The door of the tabernacle that opens onto the choir represents a pelican, symbol of charity. The door that faces the nave represents the Good Shepherd carrying a sheep in his arms.
On the left photograph, the altar viewed from the choir away the pillars of the baldachin.

 

 


The transept - The Tremolieres’s paintings

In the two aisles of the transept are located two monumental paintings by Pierre-Charles Trémolières, completed in 1737 and placed in their current locations in 1741. They represent Christ’s Ascension and the Virgin’s Assumption into Heaven.
The magnificient frames were designed by Jacques-Germain Soufflot and executed by François Vanderheyde. From the rocaille base roses and palms rise up in a continuous upward movement to the radiant “glory” of the summit.

 

The Ascension (in the east part of the transept)

This painting represents Christ rising to Heaven, glorified after his Resurrection from the dead.
At the bottom, a small group of apostles and the Holy Virgin watch at the Christ rising to Heaven, surrounded by two angels.
As with the painting of the Assumption facing from the opposite side of the transept, notice the contrast of colours between the warm colours of the earth and the cold colours of the heavens.

the Holy Virgin

This painting represents the Holy Virgin, raised in her body and soul the glory of Heaven.
At the bottom, in a large wave of draperies, the apostles consider the empty tomb whereas the Holy Virgin reaches the divine world, surrounded by angels. Between the two sections, a small angel spreads roses. Notice the contrast between the warm, brown and red colours of the bottom and the cold, white and blue colours of the top of the painting.

 

Photos Jean-Marie Refflé, DRAC Lyon

Elements of the frames of Trémolières'paintings.

The frames were designed by Soufflot and painted by F. Vanderheyde ; on the laeft, vertical border of the frames; above, "the glory".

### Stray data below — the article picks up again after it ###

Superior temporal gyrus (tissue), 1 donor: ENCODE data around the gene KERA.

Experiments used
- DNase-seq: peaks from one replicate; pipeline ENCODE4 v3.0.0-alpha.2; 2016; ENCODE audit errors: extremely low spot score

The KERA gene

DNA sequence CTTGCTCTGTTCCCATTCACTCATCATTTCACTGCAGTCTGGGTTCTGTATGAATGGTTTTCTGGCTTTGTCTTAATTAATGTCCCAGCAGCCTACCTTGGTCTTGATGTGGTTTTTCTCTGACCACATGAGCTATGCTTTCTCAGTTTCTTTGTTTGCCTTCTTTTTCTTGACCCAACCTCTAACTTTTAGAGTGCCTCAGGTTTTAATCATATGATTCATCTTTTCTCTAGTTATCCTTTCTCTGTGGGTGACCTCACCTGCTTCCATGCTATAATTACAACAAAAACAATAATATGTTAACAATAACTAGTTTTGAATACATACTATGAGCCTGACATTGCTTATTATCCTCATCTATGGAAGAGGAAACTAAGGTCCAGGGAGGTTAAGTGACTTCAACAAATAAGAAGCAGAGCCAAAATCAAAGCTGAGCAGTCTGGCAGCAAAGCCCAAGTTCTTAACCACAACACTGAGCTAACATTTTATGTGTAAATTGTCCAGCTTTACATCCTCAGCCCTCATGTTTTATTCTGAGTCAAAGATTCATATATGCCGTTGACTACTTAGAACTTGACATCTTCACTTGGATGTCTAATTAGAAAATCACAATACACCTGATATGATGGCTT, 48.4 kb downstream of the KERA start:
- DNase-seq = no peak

Photos Philippe Dumont, Jean-Pierre Francisoud

 


   
Saint Bruno et Saint Jean Baptiste

Statues of the transept of Sarrazin

These two statues of 1628 made of stucco-covered wood are the work of Jacques Sarrazin, conceived and made for the decoration of the church of the 17th century. They were transferred, undoubtedly in 1878, to the power full pillar-walls of the transept whose unhinged pilasters provide an appropriate frame.
These two masterpieces are characteristic of 17th century baroque sculpture in two respects : first they are works of movement, and second, of pathos. Saint Bruno in prayer seems to be offering God, by his gesture, his person and the world in a mystical renunciation. Saint John the Baptist seems to be seized, listening to a dialogue with God.
The soberness of the work is in harmony with the real religious message it is meant to convey. It is characteristic of the catholic Counter-Reform and the French religious statuary inof the 17th century.
The supporting stands (1746 – 1747) are the work of Marc II Chabry and are of a quite different inspiration. Through these angels, the graces of Heaven have very charming attractions. As the movement amplifies and as the decorative effect becomes important, the profane inspiration prevails in 18th century.

 

 

Photos Jean-Marie Refflé, DRAC Lyon